Lee County hit by toughest tornado in years

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Lee County hit by toughest tornado in years

Celeste Pearisaeff, Staff Reporter

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On Sunday, March 3, tragedy struck the hearts of U.S. citizens when a strong tornado drove itself through Lee County, Alabama. It’s documented as the worst and most destructive tornado in our country since May 2013, killing 23 people, three of whom were children. The tornado ran through with winds of about 170 mph, estimated by the Enhanced Fujita scale by measuring the physical damage of the storm. Actually, there were at least a dozen tornadoes that touched down in Alabama and Georgia on Sunday, according to the National Weather Service. As of right now, only six out of the twenty-three victims have yet to be identified, fingerprints are being taken, followed by possible DNA tests. A body was identified recently, that of a little boy named Armando Hernandez—believed to be the youngest person killed in the tornado.

Armando, who was six-years-old, was known as AJ by his family. In his lifetime, he was extremely sweet and a ‘little Angel”. After the storm, his mother put out on social media plea for people to help find the boy. But within hours, AJ’s aunt, Tina Melton, posted on Facebook that he didn’t survive the storm. 

“He was a little Angel from God and God wanted him back,” Melton wrote out. “He was a precious little man that was loved by everyone. I will miss your little smile and your sweet voice and face. He was always eager to give hugs and loved his family”, Melton wrote. 

There are still multiple search parties rummaging through the scraps of the torn down homes and buildings in Lee County. The destruction is absolutely devastating, leaving behind a track almost a mile wide. Lee County Emergency Management Agency officials were set to hold a news conference in Opelika, Alabama, at 2 p.m. Eastern Time. They’ll be sending out an update on recovery efforts following the devastating storms and tornadoes.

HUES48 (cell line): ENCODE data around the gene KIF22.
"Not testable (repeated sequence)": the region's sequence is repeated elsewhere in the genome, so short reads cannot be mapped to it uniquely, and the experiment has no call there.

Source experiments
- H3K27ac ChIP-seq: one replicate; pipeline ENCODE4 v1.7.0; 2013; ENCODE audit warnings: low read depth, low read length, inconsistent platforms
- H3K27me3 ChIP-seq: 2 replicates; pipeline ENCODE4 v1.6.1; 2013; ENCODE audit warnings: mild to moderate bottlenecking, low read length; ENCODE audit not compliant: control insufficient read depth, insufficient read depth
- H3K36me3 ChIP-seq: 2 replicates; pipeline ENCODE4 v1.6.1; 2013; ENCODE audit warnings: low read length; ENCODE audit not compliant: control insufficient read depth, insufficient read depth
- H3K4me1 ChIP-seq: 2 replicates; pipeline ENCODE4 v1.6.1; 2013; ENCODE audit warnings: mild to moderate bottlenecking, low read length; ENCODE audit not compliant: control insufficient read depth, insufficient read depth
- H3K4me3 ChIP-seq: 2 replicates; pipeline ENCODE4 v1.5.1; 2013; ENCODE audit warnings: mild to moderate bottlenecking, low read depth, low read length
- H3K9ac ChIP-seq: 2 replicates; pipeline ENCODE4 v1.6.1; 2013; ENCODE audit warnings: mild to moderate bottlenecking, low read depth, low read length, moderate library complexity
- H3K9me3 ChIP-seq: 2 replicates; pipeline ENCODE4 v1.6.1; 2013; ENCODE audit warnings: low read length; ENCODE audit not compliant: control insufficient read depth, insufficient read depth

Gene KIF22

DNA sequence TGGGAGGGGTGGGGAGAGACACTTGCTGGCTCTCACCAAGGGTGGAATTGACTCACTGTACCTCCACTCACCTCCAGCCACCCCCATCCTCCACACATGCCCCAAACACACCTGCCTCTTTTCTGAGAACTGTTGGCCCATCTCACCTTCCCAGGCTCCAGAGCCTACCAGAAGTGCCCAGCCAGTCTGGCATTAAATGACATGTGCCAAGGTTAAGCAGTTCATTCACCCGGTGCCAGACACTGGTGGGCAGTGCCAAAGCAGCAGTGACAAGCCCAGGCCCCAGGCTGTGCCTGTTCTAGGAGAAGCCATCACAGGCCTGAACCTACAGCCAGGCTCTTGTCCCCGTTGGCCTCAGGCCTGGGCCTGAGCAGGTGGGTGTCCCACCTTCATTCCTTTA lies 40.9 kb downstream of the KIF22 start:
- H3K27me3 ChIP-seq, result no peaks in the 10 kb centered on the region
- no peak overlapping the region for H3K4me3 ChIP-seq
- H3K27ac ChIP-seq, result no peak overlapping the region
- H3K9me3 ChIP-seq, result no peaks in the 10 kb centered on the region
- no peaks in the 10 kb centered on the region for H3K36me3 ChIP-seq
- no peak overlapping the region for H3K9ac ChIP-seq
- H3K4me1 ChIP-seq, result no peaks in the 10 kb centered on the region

As mentioned, our whole nation is mourning the deaths and feeling the devastation of all of this destruction. President Trump late Sunday night tweeted to those affected by the storm to be “careful and safe”. He also expressed his condolences at a White House event recently.

“Our whole nation mourns for the more than 20 lives lost”, Trump said, bringing up how he had only been briefed on the “absolute devastation” that very morning. “Probably nobody made it out of that path, that path was brutal”. He then went on to say that this was a time for Americans to cherish their families and “unite as one nation”.

Rising from the rubble of this tragic storm is going to be a tough thing to do for our fellow citizens down in Lee County. Hearts are pouring out in respect for those who lost their homes, family members and friends. There still isn’t much report on how they plan to fix what’s been broken, but hopes are high for things to pick up and get better for the people of Alabama.

About the Writer
Celeste Pearisaeff, Staff Reporter

Hello! My name's Celeste Pearisaeff (pronounced peer-soff) and I am a student and sophomore at Auburn Riverside Senior High school. Some hobbies of mine...

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